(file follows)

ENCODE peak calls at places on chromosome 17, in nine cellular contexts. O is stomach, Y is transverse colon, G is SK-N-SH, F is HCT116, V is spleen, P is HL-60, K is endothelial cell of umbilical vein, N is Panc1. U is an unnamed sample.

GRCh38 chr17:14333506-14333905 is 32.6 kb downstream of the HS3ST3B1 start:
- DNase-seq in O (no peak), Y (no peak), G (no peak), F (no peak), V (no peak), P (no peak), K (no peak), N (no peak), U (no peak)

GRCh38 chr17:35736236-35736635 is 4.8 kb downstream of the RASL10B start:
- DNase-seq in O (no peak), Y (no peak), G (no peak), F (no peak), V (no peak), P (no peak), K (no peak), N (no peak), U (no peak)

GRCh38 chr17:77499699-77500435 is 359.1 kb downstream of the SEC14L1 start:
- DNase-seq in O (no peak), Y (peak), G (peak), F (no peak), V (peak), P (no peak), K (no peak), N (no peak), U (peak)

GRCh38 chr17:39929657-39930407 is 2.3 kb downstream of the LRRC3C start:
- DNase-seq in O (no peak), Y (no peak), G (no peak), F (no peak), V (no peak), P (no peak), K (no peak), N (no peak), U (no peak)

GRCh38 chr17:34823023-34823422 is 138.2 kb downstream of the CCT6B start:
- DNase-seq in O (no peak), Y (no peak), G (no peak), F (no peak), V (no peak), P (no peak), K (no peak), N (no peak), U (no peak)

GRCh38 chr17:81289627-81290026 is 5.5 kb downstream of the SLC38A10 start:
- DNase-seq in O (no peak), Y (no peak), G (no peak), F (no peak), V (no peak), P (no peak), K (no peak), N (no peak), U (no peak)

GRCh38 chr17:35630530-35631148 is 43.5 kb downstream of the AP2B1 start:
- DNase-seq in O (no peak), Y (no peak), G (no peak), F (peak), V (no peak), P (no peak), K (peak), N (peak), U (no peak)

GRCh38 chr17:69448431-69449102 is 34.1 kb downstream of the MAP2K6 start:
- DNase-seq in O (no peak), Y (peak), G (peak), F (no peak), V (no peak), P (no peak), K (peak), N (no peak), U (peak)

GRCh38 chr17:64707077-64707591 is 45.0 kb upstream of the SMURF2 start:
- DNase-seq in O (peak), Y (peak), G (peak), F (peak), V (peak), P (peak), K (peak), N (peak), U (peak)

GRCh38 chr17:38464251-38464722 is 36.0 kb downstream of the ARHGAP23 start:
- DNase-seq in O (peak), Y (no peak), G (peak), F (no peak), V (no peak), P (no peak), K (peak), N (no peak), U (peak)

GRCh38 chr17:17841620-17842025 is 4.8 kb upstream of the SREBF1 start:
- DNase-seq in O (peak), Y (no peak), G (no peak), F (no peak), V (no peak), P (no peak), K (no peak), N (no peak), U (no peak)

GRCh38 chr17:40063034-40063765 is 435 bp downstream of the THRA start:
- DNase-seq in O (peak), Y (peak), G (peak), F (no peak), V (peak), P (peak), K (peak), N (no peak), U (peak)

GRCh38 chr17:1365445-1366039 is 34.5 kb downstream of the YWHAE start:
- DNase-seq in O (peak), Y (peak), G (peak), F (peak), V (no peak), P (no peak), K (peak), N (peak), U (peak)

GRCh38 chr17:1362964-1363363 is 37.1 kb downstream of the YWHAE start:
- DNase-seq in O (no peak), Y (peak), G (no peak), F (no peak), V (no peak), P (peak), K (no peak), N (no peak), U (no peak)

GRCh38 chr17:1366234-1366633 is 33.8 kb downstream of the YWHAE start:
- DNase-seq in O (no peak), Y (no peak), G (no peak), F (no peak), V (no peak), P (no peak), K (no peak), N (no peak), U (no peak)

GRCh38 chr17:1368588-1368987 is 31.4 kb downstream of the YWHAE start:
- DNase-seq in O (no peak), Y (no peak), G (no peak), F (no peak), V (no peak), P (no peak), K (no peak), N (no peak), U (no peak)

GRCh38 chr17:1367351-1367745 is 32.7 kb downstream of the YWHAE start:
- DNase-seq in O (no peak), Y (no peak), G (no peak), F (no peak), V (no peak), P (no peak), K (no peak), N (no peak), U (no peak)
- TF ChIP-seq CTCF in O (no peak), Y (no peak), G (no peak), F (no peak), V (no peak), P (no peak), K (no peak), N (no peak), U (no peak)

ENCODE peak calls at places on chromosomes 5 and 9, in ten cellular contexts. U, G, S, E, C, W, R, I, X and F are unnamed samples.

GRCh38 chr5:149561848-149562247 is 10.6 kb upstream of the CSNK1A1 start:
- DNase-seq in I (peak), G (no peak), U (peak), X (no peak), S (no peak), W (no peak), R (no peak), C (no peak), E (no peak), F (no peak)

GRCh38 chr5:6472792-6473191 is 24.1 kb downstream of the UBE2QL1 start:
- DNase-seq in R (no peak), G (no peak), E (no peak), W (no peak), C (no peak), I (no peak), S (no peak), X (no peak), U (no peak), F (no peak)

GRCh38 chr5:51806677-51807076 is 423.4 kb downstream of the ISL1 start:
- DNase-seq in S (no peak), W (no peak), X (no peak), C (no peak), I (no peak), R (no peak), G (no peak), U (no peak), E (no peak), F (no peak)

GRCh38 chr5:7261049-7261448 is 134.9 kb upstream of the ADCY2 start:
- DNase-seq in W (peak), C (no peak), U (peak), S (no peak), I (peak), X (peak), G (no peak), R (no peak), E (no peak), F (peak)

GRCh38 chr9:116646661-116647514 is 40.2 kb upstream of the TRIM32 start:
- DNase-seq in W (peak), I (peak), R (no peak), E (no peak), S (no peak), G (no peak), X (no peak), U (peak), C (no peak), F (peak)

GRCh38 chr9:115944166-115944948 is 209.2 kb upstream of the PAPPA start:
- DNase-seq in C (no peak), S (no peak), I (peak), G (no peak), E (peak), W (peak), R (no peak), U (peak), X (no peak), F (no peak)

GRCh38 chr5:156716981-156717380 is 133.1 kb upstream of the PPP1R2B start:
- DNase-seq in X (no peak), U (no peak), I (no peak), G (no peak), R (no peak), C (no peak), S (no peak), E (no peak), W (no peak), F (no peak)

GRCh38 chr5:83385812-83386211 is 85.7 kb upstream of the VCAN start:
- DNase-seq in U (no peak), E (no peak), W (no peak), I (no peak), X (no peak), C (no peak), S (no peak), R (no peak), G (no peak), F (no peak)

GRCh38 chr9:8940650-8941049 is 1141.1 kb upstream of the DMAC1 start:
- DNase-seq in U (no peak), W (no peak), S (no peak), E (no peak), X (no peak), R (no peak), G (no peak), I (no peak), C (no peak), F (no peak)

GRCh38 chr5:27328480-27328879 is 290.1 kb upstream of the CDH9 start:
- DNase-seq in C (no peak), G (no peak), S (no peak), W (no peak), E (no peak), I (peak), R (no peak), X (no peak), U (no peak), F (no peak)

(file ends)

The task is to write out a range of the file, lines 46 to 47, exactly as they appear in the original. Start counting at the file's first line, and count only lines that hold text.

GRCh38 chr9:116646661-116647514 is 40.2 kb upstream of the TRIM32 start:
- DNase-seq in W (peak), I (peak), R (no peak), E (no peak), S (no peak), G (no peak), X (no peak), U (peak), C (no peak), F (peak)